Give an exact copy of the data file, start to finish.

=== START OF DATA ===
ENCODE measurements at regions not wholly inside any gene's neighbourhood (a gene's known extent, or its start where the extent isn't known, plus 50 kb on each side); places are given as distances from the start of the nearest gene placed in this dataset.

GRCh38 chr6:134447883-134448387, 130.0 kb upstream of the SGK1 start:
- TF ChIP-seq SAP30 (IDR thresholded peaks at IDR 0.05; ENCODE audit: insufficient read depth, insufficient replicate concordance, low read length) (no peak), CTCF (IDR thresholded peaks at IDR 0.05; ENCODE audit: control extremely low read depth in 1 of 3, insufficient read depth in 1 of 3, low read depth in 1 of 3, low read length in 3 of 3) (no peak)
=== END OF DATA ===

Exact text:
ENCODE measurements at regions not wholly inside any gene's neighbourhood (a gene's known extent, or its start where the extent isn't known, plus 50 kb on each side); places are given as distances from the start of the nearest gene placed in this dataset.

GRCh38 chr6:134447883-134448387, 130.0 kb upstream of the SGK1 start:
- TF ChIP-seq SAP30 (IDR thresholded peaks at IDR 0.05; ENCODE audit: insufficient read depth, insufficient replicate concordance, low read length) (no peak), CTCF (IDR thresholded peaks at IDR 0.05; ENCODE audit: control extremely low read depth in 1 of 3, insufficient read depth in 1 of 3, low read depth in 1 of 3, low read length in 3 of 3) (no peak)